Daddy 1

In honor of Father’s Day – which in my head was supposed to be this coming Sunday but in reality was actually last Sunday – I bring an awesome, glorious, 70s style book to celebrate those special men in our lives who bear the name of “Dad.” Written in an informative yet simple way, this book discusses all the things that make a dad: his clothes, hair, stature, hobbies, job and more. And it is decked out with fantastic Madden illustrations. Prepare to be delighted by The Daddy Book by Robert Stewart, pictures by Don Madden, 1972.

There is just something about dads that is very hard to put into words. This book begins “D is for daddies who wear…”

Daddy 3

Enter the 70s awesomeness. Now I’m not actually sure if these ties and bow ties were meant to be everyday attire or perhaps they are a sarcastic joke about the outrageous ties that are stereotypically given to fathers. Either way, with this spread you know you are in for a treat with this book. Stewart uses the popular tone of non-fiction picture books that clearly names items and also talks to the reader. He mentions things daddies wear like the aforementioned ties and also shirts, sneakers, trousers, mufflers – a list that could feel very plain and ho-hum if it were not for the fantastic pairing with iconic Madden 70s illustrations. Just look at these dapper dads exhibiting their stature and differences:

Daddy 4

I’m especially fond of both Stewart and Madden’s diversity in race pictured and roles discussed. There’s a lovely array of men of all sorts of size and color and a variety of jobs that they do through their hobbies, as well as their work and home lives.

Daddy 5

The 1970s publication rings out strong with mentions of smoking pipe dads, projectors, tape recorders, adding machines and technicians. Although not the intention in its creation, I love this added bonus as it gives greater depth to the feeling of sentimentality when thinking about fathers. Dads always seem to have a mysterious quirk in their existence that makes them all the more lovable and memorable.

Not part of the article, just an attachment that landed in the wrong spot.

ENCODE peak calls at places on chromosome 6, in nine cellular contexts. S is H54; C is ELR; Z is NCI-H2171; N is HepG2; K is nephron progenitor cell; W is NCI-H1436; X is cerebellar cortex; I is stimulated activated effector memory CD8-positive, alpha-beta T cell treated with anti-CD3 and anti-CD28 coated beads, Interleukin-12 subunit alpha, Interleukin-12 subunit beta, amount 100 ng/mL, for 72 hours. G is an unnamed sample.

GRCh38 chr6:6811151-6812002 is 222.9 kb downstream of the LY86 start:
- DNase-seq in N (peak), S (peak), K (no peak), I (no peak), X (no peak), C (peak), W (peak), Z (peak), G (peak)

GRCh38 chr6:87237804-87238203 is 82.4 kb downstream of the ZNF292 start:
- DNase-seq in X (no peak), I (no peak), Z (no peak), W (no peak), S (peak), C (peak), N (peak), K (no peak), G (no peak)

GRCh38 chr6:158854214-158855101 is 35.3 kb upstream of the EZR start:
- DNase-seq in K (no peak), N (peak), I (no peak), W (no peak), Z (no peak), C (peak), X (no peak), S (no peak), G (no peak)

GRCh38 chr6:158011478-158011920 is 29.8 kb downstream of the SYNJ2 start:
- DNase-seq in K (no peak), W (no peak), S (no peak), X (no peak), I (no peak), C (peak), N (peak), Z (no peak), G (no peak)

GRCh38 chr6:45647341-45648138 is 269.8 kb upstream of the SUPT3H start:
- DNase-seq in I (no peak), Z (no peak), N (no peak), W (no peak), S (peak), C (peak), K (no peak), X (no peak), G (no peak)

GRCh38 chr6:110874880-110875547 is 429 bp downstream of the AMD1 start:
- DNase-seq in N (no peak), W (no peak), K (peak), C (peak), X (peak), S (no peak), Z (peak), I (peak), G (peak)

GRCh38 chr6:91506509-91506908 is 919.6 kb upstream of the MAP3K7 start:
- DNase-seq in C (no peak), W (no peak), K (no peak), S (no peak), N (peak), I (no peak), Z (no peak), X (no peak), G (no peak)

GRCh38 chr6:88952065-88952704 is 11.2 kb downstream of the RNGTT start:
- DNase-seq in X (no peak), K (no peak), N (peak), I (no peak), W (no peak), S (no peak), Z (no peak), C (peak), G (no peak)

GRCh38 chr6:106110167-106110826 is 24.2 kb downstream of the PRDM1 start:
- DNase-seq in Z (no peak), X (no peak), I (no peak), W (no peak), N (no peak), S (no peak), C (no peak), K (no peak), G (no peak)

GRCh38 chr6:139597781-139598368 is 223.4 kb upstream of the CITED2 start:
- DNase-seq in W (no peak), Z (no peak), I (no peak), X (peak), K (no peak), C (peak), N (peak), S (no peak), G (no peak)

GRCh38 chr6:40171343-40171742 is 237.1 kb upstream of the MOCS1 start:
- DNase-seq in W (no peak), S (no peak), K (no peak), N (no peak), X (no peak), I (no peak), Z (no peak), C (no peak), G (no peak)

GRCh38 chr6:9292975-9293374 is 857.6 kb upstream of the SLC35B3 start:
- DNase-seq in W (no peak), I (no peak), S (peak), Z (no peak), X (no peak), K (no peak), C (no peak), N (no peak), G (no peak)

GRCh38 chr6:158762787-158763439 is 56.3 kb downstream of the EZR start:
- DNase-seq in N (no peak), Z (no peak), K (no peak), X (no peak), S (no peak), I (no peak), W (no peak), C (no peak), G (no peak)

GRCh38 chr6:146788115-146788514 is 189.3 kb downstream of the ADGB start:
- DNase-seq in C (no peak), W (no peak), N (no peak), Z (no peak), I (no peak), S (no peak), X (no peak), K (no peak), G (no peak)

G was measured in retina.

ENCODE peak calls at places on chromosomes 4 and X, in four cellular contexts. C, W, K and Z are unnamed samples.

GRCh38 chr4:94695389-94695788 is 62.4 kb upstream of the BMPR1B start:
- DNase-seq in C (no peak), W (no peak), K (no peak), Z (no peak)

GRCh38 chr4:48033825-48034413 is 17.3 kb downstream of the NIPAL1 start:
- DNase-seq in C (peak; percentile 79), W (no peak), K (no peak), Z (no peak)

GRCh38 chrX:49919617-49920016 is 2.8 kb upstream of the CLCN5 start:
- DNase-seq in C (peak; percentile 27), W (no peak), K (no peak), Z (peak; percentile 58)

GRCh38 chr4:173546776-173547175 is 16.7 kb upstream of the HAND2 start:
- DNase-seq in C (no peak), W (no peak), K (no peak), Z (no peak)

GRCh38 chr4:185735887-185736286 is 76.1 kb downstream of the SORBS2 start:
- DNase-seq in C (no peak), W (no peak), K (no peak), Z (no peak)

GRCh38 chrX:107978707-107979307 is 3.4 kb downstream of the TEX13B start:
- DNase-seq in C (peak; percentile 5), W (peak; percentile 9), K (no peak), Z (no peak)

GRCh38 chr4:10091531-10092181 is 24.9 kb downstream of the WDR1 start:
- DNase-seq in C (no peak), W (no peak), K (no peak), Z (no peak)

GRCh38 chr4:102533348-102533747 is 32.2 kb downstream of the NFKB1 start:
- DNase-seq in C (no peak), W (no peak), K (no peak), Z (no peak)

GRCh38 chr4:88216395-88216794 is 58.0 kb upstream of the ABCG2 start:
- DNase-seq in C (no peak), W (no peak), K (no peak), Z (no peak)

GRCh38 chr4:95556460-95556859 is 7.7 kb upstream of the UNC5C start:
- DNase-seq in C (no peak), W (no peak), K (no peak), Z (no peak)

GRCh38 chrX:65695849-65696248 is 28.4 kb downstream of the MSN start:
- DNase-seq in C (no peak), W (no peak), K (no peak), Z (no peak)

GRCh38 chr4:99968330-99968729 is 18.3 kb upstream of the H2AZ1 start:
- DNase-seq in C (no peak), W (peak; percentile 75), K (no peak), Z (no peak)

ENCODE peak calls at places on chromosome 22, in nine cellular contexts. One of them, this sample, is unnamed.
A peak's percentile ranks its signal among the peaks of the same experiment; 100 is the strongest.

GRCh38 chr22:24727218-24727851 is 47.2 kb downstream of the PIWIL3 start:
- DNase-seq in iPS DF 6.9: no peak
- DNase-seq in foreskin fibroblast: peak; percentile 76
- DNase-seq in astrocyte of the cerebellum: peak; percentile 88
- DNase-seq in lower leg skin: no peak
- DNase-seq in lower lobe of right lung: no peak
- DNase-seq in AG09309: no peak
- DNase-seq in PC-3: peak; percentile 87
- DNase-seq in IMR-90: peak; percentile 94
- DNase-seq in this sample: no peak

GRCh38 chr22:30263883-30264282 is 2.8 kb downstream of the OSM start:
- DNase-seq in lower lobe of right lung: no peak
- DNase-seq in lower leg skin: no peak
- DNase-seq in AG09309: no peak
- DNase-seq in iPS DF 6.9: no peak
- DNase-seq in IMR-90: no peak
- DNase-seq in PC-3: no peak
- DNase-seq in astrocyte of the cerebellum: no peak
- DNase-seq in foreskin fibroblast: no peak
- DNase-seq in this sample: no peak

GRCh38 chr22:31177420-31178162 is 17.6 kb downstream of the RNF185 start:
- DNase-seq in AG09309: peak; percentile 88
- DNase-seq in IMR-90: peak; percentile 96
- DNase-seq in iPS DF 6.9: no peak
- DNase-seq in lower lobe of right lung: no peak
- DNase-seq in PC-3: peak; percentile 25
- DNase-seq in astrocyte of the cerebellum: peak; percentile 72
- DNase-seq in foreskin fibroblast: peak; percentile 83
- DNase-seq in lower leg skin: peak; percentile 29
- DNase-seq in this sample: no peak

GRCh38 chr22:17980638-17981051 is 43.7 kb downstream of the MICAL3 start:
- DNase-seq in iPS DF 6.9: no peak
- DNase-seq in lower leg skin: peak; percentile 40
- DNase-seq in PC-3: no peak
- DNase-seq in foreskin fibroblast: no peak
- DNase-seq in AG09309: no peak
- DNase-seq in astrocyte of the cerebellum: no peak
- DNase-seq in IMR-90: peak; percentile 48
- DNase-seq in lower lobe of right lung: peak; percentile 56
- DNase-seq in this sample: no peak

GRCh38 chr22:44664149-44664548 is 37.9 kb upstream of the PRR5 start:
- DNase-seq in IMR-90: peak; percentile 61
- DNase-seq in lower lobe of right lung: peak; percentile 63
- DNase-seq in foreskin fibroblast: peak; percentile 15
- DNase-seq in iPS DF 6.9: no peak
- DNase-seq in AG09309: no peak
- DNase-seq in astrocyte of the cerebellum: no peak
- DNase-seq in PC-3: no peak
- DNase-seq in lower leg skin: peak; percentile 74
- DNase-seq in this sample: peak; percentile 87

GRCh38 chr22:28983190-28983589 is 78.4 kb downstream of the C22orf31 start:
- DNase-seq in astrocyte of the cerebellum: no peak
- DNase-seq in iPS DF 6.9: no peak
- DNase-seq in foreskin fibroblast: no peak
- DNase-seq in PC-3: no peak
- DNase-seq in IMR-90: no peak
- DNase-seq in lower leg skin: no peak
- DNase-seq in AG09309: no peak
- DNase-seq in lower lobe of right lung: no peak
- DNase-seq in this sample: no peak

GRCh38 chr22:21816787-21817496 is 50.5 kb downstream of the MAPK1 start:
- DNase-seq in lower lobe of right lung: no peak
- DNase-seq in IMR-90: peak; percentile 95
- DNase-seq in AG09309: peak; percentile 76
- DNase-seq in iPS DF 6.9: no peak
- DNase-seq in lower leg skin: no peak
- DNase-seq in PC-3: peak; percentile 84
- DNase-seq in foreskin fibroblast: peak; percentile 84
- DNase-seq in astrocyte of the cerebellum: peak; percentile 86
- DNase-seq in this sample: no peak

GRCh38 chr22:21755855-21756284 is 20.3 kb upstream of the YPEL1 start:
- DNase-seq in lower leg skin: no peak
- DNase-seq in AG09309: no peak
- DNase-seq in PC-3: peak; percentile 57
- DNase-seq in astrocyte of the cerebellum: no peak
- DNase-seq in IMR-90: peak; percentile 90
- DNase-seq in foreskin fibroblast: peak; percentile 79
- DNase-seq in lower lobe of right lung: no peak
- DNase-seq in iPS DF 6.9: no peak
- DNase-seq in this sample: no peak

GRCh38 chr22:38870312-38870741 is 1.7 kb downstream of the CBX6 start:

Daddy 6

Alternating between full color spreads and strong black and orange spreads, the illustrations are delightfully stuffed with characters, style and details. There is just so much to love here, just like the blessing of dads whether it be your own, an in-law, a grandfather, friend or spouse.

Daddy 8

This book is long and I had a terrible time narrowing down the many photographable spreads, but I hope this taste gives you a hint of the lovefest this book holds for dads. And if nothing else, it should give you a smile at the illustrations full of hidden bits from the bygone days where smoking pipes was a given and seatbelts and helmets were optional.

Daddy 9
I confess I know nothing about Robert Stewart and my google search became very confusing with a fairly common name as that. Don Madden however holds a strong pull on my affections. His style is so fabulous with sketchy ink strokes, vibrant colors, genuine expressions, and patterns galore. I find it a bit appalling that I waited so long to feature a Madden book here, but I guess starting with a dad smorgasbord is a good place to begin.

I hope you read your calendar and knew the correct date of Father’s Day. And I hope it was a lovely, memorable day with and about the men who help raise us. For as Robert Stewart puts it, “…all daddies love their little boys and girls. No matter what.”